The Music of China's Nomads

eading west out of Urumqi, buses speed along a newly paved highway littered with Sinopec gas stations, and head straight out into the wide open spaces of Xinjiang’s northern frontier area. The modern and well-maintained transportation network in these far-flung regions of China is not only a clear measure of China’s rapid economic growth, but also an indicator of Beijing’s determination to develop and keep a firm grip on its Western regions. Striving to bolster Xinjiang’s economic development potential, deflect social and political unrest and increase trade with Central Asia’s markets, China has not only built up local infrastructure, but is also involved in constructing roads in neighboring states, including the Dushanbe-Khojand highway project in Tajikistan.

These gleaming new roads comfortably lead west out of Urumqi towards Yining, the capital of the Ili Kazakh Autonomous Prefecture. Yining lies on China’s most western edge, a mere 100 kilometers from Kazakhstan’s border. The Ili Kazakh Autonomous Prefecture is the largest Kazakh region in China. According to the 2000 census the prefecture covers almost 300,000 square kilometers and is home to 4.08 million people, a quarter of whom are Kazakh. The same 2000 census showed that 45 percent of Ili Prefecture residents are Han Chinese, while 16 percent are Uighur. Ili River Basin is one of the most prosperous regions of Xinjiang Province -- endowed with rich mineral deposits, abundant water supplies, and fertile agricultural land.

More than 5,000 km from Beijing, the Ili Kazakh Autonomous Prefecture is understandably inclined to trade not with Beijing, but with its western neighbors in Central Asia. Since China’s reforms in the early 1980’s the prefecture’s capital city of Yining has again become a natural gateway for Chinese trade with Central Asia – Kazakhstan in particular. Many of the Kazakhs across Xinjiang Province say they have friends and relatives who regularly travel on business or who study in Kazakhstan. Today’s visa regulations for China’s Kazakhs (unlike those for China’s Uighurs) are lax and inexpensive. Thus, it is relatively easy for local Chinese Kazakhs to travel to Kazakhstan.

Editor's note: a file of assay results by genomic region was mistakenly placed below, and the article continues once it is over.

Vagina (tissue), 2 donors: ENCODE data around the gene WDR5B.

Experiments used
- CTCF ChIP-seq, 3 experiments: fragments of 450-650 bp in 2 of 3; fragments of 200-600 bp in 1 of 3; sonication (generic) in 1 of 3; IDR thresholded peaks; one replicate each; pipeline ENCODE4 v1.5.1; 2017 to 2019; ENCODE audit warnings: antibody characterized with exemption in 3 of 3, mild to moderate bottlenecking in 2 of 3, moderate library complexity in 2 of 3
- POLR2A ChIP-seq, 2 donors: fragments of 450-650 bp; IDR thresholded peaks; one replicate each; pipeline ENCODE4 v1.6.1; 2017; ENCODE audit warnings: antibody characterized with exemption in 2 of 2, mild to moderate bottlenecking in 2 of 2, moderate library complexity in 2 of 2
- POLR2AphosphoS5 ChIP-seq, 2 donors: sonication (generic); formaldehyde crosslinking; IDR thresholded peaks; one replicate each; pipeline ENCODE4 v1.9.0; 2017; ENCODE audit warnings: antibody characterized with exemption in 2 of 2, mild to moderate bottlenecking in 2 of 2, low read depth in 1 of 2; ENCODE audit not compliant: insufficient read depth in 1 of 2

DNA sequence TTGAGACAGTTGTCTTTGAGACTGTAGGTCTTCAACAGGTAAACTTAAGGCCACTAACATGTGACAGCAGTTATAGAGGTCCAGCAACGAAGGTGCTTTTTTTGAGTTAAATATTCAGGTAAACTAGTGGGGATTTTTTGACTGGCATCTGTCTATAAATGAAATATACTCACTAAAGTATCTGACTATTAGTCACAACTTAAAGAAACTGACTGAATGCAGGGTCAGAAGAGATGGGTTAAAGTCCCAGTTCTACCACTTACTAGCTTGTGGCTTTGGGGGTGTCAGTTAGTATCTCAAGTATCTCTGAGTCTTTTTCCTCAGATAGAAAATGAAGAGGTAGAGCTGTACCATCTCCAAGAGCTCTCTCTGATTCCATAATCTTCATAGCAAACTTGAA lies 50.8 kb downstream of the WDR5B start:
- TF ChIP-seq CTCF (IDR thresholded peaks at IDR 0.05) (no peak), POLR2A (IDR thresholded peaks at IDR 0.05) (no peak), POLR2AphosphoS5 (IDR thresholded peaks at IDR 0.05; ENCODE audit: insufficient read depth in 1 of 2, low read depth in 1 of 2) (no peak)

Yining has been a significant commercial hub for centuries. In the 18th century, as the Russian and Chinese empires were expanding, Yining was an important garrison and trading town. In the 20th century, Yining was part of the second independent Eastern Turkestan Republic, which separated from China and remained autonomous from 1944 - 1949. More recently, Yining was also the center of serious rioting against Han Chinese in 1996. Locals like to tell stories about cross-border ties in the Communist era. For example, during the Soviet collectivization campaign of the 1920s and 30s, Chinese Kazakhs helped their ethnic kin survive by providing food and other essentials. Less than a decade later, the favor was repaid as goods imported from Soviet Kazakhstan helped Ili residents endure a famine during China’s early revolutionary era.

Importantly for music, Yining and its surrounding area is not only home to a large community of Chinese Kazakhs, but has served as a cultural haven for Uighur, Mongol, Xibo and Kyrgyz peoples, among others. Over the past 50 years, Ili has also seen a large and persistent rise in its Han Chinese population (a trend common throughout Xinjiang). These demographics have clearly influenced Kazakh music, infusing it with the sounds and melodies of several cultures.

"The Music of China's Nomads" is a production of with funding provided by the Open Society Institute.
Copyright © 2008,